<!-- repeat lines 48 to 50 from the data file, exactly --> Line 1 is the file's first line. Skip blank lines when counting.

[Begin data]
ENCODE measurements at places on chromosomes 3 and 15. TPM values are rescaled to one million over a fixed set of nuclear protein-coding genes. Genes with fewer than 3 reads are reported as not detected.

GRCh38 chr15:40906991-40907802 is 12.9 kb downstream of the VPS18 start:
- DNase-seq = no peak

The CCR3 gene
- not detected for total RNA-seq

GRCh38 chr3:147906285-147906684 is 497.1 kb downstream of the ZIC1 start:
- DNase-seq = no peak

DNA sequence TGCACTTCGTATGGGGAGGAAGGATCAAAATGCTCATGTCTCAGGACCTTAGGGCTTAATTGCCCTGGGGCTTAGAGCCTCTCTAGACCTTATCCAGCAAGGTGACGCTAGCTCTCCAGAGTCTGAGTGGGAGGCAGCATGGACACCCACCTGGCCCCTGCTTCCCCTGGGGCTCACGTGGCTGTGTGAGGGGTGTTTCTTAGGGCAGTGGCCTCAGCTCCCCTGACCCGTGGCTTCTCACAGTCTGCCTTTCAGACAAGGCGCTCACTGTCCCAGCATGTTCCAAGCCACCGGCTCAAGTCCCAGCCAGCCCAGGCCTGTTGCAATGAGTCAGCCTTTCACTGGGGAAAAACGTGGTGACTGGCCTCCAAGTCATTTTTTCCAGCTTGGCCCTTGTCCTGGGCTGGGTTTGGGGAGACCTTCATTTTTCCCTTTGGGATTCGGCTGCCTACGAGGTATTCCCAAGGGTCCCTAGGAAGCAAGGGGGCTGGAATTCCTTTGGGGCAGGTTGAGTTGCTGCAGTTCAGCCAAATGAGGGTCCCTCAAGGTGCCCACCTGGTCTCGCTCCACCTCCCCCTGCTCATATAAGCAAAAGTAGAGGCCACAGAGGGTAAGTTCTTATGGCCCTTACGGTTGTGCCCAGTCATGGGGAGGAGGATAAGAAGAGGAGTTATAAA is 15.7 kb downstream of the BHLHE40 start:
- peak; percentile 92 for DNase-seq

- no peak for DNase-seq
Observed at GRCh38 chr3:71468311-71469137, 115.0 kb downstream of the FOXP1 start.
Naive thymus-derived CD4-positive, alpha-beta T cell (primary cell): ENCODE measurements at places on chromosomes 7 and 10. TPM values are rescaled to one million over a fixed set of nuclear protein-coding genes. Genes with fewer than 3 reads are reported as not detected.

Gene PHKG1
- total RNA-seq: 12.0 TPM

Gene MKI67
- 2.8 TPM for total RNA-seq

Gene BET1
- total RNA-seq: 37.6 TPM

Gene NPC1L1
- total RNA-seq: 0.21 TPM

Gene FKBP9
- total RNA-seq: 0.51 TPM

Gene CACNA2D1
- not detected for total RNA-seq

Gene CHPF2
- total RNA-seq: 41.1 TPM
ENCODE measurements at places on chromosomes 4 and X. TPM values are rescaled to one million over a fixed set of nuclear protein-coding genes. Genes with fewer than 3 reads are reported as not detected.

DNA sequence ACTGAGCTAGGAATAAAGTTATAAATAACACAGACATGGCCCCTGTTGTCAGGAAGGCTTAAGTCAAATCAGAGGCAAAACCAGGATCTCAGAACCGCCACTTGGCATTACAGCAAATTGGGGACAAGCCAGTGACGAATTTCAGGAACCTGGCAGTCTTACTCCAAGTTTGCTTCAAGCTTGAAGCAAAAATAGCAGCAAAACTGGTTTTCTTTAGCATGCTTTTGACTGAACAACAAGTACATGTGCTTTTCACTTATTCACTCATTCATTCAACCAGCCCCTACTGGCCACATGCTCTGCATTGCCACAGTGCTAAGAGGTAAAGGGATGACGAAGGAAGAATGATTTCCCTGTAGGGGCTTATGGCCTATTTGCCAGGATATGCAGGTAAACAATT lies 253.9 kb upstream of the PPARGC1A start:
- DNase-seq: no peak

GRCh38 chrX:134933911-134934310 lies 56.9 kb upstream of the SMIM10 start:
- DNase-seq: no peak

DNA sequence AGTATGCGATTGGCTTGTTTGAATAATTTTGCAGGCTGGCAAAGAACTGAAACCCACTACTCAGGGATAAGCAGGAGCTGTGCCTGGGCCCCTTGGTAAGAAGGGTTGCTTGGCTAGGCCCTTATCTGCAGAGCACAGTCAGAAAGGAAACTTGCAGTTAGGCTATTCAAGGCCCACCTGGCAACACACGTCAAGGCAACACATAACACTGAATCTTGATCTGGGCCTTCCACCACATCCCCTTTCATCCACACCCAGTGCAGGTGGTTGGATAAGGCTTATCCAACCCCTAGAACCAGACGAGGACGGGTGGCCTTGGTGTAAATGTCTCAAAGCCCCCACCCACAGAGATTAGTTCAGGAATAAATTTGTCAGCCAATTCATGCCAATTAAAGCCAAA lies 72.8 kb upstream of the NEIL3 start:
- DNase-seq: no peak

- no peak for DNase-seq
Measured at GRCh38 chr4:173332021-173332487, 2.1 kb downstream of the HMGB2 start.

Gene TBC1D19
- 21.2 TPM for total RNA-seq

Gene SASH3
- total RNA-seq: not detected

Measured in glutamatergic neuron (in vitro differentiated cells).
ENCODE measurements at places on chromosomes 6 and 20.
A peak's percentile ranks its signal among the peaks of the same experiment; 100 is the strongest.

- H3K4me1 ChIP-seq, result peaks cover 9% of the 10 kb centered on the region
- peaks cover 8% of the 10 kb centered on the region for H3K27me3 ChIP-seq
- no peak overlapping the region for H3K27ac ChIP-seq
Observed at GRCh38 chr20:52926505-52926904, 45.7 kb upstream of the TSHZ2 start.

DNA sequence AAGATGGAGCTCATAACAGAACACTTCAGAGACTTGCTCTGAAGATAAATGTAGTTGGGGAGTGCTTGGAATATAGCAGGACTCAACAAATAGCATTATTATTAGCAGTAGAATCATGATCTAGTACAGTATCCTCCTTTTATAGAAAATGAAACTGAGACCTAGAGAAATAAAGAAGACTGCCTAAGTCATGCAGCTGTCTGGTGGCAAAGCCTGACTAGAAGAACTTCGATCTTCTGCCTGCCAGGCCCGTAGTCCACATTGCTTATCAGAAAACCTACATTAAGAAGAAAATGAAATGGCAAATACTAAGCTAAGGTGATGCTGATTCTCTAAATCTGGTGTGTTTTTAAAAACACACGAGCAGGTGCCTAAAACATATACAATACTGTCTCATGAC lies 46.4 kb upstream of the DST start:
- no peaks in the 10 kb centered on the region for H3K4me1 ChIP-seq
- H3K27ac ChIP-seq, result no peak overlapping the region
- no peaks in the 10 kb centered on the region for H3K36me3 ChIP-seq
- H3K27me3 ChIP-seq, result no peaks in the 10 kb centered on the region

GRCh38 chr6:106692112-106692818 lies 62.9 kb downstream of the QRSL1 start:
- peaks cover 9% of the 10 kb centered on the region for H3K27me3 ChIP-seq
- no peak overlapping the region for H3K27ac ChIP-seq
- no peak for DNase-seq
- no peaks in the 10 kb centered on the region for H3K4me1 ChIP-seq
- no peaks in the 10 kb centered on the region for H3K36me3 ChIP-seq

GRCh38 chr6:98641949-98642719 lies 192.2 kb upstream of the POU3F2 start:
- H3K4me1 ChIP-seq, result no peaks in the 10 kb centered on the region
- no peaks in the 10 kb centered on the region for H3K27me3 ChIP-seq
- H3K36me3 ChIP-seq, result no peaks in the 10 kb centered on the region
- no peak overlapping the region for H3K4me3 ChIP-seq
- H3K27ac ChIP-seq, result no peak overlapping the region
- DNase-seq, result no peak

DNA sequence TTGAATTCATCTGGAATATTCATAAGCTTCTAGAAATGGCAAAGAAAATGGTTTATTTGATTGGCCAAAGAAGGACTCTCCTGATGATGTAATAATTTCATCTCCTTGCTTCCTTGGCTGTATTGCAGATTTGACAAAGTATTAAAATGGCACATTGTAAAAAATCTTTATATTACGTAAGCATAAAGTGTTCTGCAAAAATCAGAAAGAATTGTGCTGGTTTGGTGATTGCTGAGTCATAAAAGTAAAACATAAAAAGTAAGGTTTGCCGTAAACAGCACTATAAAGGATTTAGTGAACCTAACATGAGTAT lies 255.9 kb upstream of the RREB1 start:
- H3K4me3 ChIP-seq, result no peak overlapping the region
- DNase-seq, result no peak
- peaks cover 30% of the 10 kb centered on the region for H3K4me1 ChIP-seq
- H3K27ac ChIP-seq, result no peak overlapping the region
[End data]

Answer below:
- no peaks in the 10 kb centered on the region for H3K4me1 ChIP-seq
- H3K27ac ChIP-seq, result no peak overlapping the region
- no peaks in the 10 kb centered on the region for H3K36me3 ChIP-seq